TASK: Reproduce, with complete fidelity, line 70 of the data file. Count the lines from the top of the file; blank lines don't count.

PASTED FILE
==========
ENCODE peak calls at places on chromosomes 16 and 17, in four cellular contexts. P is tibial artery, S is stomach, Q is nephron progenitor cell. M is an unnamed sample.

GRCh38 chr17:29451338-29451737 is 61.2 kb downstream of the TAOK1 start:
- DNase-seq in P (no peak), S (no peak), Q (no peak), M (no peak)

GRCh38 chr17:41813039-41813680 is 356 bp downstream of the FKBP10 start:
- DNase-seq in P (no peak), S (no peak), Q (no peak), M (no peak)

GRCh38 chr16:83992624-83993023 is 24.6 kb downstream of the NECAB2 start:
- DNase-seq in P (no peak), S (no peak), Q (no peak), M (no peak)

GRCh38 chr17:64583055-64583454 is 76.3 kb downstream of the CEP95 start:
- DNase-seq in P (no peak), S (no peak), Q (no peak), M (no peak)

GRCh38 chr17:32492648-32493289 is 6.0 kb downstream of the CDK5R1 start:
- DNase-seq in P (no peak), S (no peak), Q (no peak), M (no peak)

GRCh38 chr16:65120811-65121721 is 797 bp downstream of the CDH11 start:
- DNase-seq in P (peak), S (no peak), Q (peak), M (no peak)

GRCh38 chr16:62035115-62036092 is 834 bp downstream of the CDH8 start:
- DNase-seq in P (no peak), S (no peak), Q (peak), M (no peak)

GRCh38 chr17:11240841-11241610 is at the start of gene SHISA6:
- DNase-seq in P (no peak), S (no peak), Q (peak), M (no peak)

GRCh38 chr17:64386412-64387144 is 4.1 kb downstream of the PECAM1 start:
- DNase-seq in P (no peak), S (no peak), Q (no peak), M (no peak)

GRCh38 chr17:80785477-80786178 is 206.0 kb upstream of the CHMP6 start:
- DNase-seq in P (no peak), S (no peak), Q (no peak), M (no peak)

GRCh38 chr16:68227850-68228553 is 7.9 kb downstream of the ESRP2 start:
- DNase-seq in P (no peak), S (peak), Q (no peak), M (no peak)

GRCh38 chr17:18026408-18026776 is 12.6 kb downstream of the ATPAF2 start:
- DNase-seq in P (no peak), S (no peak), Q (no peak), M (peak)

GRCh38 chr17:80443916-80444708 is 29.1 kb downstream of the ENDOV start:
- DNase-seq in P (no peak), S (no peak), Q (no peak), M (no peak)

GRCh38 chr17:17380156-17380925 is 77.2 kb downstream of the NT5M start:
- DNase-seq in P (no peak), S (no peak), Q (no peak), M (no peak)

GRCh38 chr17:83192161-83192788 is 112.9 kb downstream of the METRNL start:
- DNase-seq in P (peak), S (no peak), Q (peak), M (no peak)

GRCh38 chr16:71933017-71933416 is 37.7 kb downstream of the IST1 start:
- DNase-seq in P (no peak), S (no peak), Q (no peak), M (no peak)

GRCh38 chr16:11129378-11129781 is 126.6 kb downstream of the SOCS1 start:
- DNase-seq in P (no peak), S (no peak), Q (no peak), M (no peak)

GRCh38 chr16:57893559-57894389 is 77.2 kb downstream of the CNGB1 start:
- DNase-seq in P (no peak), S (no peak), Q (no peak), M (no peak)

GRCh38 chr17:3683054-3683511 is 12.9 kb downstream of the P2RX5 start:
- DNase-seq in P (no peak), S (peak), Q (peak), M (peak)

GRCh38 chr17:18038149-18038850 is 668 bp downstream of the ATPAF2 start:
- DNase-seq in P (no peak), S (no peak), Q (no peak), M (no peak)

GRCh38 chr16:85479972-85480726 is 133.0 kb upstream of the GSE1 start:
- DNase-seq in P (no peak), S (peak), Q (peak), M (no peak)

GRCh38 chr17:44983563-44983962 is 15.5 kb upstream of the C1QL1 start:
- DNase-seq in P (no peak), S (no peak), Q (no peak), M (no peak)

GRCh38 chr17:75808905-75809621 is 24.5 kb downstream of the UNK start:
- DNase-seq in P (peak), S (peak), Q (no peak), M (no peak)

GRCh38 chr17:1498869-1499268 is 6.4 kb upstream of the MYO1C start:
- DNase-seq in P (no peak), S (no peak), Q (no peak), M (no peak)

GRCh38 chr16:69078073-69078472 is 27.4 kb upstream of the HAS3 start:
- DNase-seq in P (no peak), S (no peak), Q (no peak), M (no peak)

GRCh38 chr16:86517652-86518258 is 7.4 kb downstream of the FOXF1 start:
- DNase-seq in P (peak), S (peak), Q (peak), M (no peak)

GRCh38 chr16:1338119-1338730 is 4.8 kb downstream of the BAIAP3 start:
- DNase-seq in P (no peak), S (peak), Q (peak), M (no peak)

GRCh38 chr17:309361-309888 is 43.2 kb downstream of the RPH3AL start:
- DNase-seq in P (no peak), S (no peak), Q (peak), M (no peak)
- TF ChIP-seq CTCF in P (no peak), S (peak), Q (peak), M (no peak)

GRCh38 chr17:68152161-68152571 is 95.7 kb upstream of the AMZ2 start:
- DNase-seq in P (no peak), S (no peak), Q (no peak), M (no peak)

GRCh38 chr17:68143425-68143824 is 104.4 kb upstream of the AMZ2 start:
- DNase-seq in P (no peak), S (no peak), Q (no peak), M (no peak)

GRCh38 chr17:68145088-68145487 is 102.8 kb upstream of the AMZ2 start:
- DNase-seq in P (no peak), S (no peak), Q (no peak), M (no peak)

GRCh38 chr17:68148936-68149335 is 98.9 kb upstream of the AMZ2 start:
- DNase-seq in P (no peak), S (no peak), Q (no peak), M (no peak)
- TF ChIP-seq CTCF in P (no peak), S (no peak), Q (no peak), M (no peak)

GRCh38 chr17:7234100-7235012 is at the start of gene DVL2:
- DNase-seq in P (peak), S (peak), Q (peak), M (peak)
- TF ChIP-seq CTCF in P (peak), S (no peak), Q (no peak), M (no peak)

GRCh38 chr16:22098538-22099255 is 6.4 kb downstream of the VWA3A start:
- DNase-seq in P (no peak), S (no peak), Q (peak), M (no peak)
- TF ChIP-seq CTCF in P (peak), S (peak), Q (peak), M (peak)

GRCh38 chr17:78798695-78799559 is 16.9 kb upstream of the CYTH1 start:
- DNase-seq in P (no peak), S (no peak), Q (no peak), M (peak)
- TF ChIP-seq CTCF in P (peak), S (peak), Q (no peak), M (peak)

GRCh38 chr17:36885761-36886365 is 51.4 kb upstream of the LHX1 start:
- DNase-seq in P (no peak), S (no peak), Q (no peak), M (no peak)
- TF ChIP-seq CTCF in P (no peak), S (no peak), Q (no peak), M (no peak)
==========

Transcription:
- TF ChIP-seq CTCF in P (peak), S (no peak), Q (no peak), M (no peak)